Paintings by Hilma af Klint, the Swedish Woman Who Found Abstraction Before the Modernists

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When Hilma af Klint (1862–1944) began creating radically abstract paintings in 1906, they were like little that had been seen before: bold, colorful, and untethered from recognizable references to the physical world. It was several years before Vasily Kandinsky, Kazimir Malevich, Piet Mondrian, and others would take similar strides to free their own artwork of representational content. Yet af Klint never exhibited her remarkably forward-looking paintings and, convinced the world was not ready for them, stipulated that they not be shown for 20 years following her death. Ultimately, her work was not exhibited until 1986, and it is only over the past three decades that her paintings and works on paper have received serious attention.

Hilma af Klint was born in Stockholm in 1862 and went on to study painting at the city’s Royal Academy of Fine Arts, graduating with honors in 1887. She soon established herself as a respected painter in Stockholm, exhibiting deftly rendered figurative paintings and serving briefly as secretary of the Society for Swedish Women Artists. During these years, she also became deeply engaged with spiritualism, Rosicrucianism, and Theosophy. These forms of spirituality, which were also of keen interest to other artists, including Kandinsky, František Kupka, Malevich, and Mondrian, were widely popular across Europe and the United States, as people sought to reconcile long-held religious beliefs with scientific advances and a new awareness of the global plurality of religions.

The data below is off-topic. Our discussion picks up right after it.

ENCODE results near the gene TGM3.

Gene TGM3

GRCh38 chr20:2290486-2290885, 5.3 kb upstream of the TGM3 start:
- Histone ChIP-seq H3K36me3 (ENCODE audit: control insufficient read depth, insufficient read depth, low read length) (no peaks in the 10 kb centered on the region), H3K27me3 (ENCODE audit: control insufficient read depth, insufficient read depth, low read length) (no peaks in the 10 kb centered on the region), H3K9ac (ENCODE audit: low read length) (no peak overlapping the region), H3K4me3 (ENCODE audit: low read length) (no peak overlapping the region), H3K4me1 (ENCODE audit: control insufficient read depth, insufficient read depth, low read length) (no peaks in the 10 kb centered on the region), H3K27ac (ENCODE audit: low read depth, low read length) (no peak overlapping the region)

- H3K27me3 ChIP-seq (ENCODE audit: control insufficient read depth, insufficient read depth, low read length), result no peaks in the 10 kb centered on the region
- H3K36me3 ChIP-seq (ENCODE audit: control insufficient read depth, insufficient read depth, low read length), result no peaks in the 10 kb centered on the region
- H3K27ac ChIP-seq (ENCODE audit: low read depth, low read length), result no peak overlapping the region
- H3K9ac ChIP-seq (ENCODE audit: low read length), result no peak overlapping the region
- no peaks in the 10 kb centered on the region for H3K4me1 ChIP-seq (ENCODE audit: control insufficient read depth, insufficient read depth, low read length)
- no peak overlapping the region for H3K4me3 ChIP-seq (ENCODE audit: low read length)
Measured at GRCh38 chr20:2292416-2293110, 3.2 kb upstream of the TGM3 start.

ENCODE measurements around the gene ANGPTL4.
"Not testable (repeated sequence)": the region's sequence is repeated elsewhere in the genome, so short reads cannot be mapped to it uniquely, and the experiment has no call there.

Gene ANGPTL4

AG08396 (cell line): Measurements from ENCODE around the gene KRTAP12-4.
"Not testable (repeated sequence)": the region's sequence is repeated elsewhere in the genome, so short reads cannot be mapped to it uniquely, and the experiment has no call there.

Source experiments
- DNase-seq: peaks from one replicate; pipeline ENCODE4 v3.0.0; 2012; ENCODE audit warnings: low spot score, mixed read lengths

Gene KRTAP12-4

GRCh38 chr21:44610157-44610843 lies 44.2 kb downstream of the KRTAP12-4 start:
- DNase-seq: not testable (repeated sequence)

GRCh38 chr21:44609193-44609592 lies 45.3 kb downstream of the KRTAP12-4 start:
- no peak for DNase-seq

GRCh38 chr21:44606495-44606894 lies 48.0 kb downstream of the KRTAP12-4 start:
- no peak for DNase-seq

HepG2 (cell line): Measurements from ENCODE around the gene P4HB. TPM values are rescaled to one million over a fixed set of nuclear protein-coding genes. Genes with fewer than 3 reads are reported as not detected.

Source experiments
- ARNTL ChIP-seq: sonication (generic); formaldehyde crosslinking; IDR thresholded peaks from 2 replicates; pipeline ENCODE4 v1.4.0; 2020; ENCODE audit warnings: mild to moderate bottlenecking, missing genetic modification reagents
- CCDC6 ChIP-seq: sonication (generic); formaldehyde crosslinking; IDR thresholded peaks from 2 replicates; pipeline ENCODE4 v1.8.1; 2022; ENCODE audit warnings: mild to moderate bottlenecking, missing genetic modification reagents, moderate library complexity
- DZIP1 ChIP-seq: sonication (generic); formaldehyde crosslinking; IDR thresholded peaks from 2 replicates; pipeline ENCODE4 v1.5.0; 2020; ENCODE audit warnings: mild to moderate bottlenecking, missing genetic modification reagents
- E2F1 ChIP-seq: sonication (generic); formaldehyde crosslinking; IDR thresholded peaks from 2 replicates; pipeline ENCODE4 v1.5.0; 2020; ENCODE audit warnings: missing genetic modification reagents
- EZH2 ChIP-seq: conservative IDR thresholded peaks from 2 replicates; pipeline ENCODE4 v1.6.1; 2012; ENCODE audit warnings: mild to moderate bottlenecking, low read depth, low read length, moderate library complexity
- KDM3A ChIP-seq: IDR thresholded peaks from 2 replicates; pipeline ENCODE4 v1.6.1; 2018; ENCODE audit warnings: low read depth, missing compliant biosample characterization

Af Klint developed her new approach to art making together with her spiritual practice, outside of Stockholm’s male-dominated art world. She had begun to regularly hold séances with four other women by 1896. During a meeting in 1906, one of the spirits that the group often channeled asked af Klint to create a cycle of paintings. Af Klint immediately accepted. She worked on the project between 1906 and 1915, completing 193 paintings and works on paper collectively called The Paintings for the Temple. These works, which included her first forays into nonobjectivity, were a radical break from the more staid paintings she produced as part of her public practice. Stylistically, they are strikingly diverse, utilizing biomorphic and geometric forms, expansive and intimate scales, and maximalist and reductivist approaches to composition and color. She imagined installing them in a spiral temple, but the building never came to fruition. After she completed The Paintings for the Temple, af Klint continued to test the limits of her new abstract vocabulary. In these years, she experimented with form, theme, and seriality, creating some of her most incisive works.

Hilma af Klint – 1906 – Chaos – Nr 2.

Hilma af Klint – 1907 – Altarpiece – No 1 – Group X – Altarpieces.

Hilma af Klint – 1907 – De Tio Största – no 2 Barnaaldern.

Hilma af Klint – 1907 – De tio största – nr 3 Ynglingaåldern Ur Grupp 4.

Hilma af Klint – 1907 – The Ten Biggest – No 7.

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